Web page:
MSI vs nuget packages: which are is better for continuous delivery?

Ad-Hoc: How do I avoid common design flaws in my WiX / MSI deployment solution?

  • a very messy and less-than-ideal ad-hoc summary of common problems found in MSI files. Not great. Better than nothing? The stuff that is not in the books (too messy).

Important Topic: How do I avoid distributing sensitive information in my MSI by accident?

Need For Speed: WiX Quick Start Short Version

WiX & MSI:

MSI is the accepted corporate application standard. It has some major corporate benefits (and the short, concise version) compared to legacy deployment
techniques. WiX is the new open source way to create MSI files.

  • Wix Toolset Download (1) Main WiX setup, 2) Votive – Visual Studio integration setup
  • WiX Documentation
    • After WiX installation locate WiX.chm and msi.chm help files in installation folder “%ProgramFiles(x86)%\WiX Toolset v3.11\doc” for quick access to documentation.
  • Online: WiX Reference Manual v3, Official WiX Tutorial.
  • Github, Bug Tracker, Mailing List, FireGiant WiX KDB (FireGiant is WiX’s commercial branch).
  • To get your head around Wix, you might want to read a quick, unofficial summary of the history behind it.
  • MSBuild – using Visual Studio, Votive and MSBuild
  • Harvesting (1): WiX has its own tool for generating WiX markup based on an input folder.
    • The tool is called heat.exe. WiX’s commercial branch FireGiant has a tool called HeatWave with more features.
    • Largely untested by me is the tool WixHeatATLHarvesterExtension: (a WiX Heat extension to harvest registry information from x64 modules)

Other Tools:

  • Then you might want to check other ways to deliver an installer, besides Wix by reading:
    • What installation product to use? InstallShield, WiX, Wise, Advanced Installer, etc
    • One more quick-list of tools
  • Major Tools: Advanced Installer, – InstallShield, – PACE Suite

Hello World & Hello WiX:

  • Finally view a complete example of how a Wix source file and its components look like on Codeproject. This is the “Hello
    of Wix.
  • “Hello WiX – step-by-step in Visual Studio”.
    • This needs WiX and Votive (WiX Toolset Visual Studio Extension > – WiX’s Visual Studio integration so you get Intellisense). See download page.
    • Inline comments in bottom markup is probably all you need to get going.
    • Small sample of WiX preprocessor variables / defines.
  • Hello WiX C# Custom Actions
    • How to add C# custom actions to an existing WiX project.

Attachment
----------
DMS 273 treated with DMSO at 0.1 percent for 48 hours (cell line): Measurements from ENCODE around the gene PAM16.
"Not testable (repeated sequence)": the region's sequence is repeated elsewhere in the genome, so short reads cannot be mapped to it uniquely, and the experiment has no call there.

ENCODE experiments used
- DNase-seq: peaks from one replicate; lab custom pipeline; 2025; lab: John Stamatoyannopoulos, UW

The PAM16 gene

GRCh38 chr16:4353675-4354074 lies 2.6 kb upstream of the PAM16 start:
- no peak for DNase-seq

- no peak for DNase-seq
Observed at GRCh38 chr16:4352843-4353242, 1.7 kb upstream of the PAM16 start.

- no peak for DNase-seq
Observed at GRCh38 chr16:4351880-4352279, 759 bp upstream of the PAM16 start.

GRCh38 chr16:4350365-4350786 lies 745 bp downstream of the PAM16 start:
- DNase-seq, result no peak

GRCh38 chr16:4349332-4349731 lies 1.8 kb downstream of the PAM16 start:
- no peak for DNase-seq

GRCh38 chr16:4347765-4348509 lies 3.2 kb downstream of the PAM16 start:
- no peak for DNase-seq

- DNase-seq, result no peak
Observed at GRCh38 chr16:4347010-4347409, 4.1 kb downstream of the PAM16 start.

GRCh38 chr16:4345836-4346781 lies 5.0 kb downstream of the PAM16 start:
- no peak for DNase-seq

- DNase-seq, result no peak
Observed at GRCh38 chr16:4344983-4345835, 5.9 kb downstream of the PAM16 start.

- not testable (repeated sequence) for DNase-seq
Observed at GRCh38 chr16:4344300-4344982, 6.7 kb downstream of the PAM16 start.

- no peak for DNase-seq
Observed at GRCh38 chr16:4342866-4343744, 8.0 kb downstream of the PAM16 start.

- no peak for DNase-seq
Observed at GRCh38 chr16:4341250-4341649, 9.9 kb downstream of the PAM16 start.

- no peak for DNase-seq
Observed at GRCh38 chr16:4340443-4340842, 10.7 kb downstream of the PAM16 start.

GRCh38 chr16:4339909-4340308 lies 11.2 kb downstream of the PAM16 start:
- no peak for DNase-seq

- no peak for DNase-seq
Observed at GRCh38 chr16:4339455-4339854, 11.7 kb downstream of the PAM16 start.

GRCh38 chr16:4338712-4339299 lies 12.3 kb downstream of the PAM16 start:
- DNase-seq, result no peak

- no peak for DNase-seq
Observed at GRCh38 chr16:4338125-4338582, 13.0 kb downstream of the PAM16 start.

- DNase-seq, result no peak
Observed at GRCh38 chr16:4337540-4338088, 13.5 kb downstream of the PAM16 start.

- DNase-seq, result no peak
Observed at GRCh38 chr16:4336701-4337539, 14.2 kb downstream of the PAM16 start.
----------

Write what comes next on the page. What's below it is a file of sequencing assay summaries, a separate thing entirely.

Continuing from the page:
Video Samples:

  • How To Create Windows Installer MSI – .Net Core WiX
  • Create a MSI/Setup package for C# with WiX Toolset

More Sample Code:

WiX Quick Start: Here are some of the best sample code links that I have found:

  • Helge Klein‘s real-world WiX sample – do check this out (Wayback – Archived Version).
  • Rainer Stropek‘s WiX Samples on Github – can be very helpful.
  • From MSI to WiX by Alex Schevchuk – aging content, but excellent.
  • Chris Painter‘s IsWiX Tutorials – excellent WiX samples.

And finally:

  • Phil Wilson‘s Github repository for MSI samples: The best content, but aging. General MSI samples, not WiX as such.
  • My experimental site:
  • How-to-create-a-Windows-Service-MSI-Installer-Using-WiX.
  • WiX Extension: (Dism.exe, etc...)

Debugging: Always check all event logs, application logs and MSI logs – if available. Just to mention it. And use any debugging tool available and google the exact error message before doing anything else.

And check for any obviously missing runtimes. For example: .Net, .Net Core, Java, Silverlight, Direct X, VC++ Runtime, MS-XML (legacy), etc....

Custom Action Debugging:

  • Common Causes for Custom Action runtime failures
  • Debugging Custom Actions
    • For native code / C++ just attach debugger to msiexec.exe
    • Advanced Installer’s Debug C# Custom Actions video tutorial

MSI logging:

  • Overview and summary (how to log, interpreting log file, etc…)
  • Installsite: MSI log “how-to”
  • More MSI logging information

Event Viewer:

  • Hold down Windows Key, tap R, type eventvwr.msc and press Enter.
  • Go to Windows Logs => Applications. Look for MsiInstaller events.
  • Check the other logs too (Security, System, Configuration).

General Debugging:

  • “Debugging Light”

  • Application Launch Problem: Debugging Ideas (torpedoes full spread)

  • ProcMon.exe: The tool of the trade. The one-size-fits-all
    tool. The bee’s knees, the topper-most, the quantum leap, the cat’s
    pajamas. It can be a challenge to use it effectively, but it is the
    best general-purpose debugging tool that is free (comment link for safekeeping).

    • Quick, Rudimentary Sample
    • Hanselman’s longer video sample (from about 3:50 onwards)

Debugging Tools:

  • Tools to debug dependency issuesProcMon.exe, VS, Dependency Walker, etc...
    • COM dependency errors
    • Fuslogvw.exe (Assembly Binding Log Viewer)
  • Essential service debugging tools:
    • Event Viewer, Task Manager, Services.msc